How to Help Your Child Cope With Having a Cast

little girl in cast sitting with doctorChildren are natural explorers with boundless energy, and that can sometimes lead to bumps and bruises. If your child has an injury from sports or play that requires a trip to the pediatric orthopedic clinic, then they may leave with a cast. Having a cast can make life tougher for a while, but there are ways you can help your child cope.

Keep Your Child’s Cast Dry and Elevated

It’s particularly important to keep your child’s cast elevated in the days right after it’s put on at the pediatric orthopedic clinic. With your child laying down, use pillows or cushions so that the casted limb rests at an angle above your child’s heart.

Elevating your child’s damaged limb can ease swelling and pain.

In the coming weeks, keeping your child’s cast dry is also an important task to aid their healing. If the cast gets too wet, it can become damaged. Unsanitary conditions such as mold and mildew can also grow in a cast that has become damp. Don’t use lotions or powders on the skin inside the cast.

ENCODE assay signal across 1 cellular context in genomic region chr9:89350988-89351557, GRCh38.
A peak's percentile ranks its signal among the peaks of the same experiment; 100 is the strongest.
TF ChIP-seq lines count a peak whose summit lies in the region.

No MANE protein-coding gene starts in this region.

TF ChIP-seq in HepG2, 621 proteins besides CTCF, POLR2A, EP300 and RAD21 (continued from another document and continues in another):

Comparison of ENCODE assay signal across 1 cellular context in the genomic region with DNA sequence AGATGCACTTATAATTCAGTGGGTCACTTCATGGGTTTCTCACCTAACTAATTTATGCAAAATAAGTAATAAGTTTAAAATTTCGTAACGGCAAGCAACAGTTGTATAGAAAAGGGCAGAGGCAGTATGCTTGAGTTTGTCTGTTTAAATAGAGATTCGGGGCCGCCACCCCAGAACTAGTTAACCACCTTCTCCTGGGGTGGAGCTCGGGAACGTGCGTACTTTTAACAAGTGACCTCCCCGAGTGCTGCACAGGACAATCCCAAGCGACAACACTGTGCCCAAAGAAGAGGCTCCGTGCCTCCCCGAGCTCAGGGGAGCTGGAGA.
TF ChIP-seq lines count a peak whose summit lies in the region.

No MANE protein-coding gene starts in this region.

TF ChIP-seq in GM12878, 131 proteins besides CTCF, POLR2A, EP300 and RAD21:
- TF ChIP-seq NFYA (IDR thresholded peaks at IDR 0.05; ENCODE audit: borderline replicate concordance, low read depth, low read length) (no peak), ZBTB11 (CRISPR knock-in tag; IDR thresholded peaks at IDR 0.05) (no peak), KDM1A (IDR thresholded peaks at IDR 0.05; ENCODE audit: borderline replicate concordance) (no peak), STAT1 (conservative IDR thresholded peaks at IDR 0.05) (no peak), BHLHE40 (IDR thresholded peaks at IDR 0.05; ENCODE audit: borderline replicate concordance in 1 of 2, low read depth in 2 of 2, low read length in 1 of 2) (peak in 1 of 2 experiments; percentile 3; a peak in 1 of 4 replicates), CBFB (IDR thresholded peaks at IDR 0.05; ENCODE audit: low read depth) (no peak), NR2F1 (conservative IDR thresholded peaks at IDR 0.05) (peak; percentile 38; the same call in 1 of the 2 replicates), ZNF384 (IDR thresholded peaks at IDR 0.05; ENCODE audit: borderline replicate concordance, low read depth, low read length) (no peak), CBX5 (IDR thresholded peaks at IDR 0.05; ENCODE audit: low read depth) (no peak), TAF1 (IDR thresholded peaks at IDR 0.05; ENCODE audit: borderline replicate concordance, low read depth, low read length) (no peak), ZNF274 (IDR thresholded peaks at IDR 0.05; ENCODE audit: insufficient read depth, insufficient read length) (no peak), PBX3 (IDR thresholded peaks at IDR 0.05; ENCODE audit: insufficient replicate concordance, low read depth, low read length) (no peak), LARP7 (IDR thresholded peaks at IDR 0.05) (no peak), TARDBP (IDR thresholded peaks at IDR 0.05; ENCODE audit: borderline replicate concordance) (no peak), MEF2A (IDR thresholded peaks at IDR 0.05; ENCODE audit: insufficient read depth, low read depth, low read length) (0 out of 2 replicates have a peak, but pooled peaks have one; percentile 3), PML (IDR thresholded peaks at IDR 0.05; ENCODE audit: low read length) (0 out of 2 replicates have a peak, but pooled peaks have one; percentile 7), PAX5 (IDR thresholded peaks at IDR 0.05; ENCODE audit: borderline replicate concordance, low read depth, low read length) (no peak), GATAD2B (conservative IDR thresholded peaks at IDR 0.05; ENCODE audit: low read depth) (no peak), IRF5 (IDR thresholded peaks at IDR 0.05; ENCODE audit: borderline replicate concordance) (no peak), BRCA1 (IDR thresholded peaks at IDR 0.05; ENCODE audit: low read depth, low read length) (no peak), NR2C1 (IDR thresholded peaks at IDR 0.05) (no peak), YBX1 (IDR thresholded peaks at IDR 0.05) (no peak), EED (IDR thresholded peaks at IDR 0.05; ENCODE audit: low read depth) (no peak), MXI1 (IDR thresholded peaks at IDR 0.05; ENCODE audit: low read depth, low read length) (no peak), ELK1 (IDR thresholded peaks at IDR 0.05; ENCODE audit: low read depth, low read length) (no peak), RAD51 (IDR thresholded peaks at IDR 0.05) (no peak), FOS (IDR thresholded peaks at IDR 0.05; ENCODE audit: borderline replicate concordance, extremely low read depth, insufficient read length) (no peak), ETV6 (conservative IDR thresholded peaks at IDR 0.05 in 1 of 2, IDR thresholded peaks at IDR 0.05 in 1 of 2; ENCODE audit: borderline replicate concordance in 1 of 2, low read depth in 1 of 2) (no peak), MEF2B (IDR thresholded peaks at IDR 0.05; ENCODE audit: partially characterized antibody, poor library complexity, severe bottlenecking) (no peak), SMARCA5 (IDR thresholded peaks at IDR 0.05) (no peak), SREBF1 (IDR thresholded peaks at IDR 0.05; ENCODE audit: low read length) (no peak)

Keep the Cast Free From Foreign Objects

Nothing should ever be inserted into a cast. When food, sand or dirt could find their way into your child’s cast, use plastic wrap or a trash bag to cover the opening. If the skin inside is itchy, use a hair dryer on the cool setting to blow inside the cast and give your child some relief.

Help Your Child With Crutches

Work with your child to become accustomed to walking with crutches. Remember that their full weight should be placed on the handgrips and not the armpit rests of the crutches.

Periodically check your child’s crutches for damage or loose screws to ensure they remain in good repair. Ensure your home is free from clutter that could trip your child or make walking more difficult.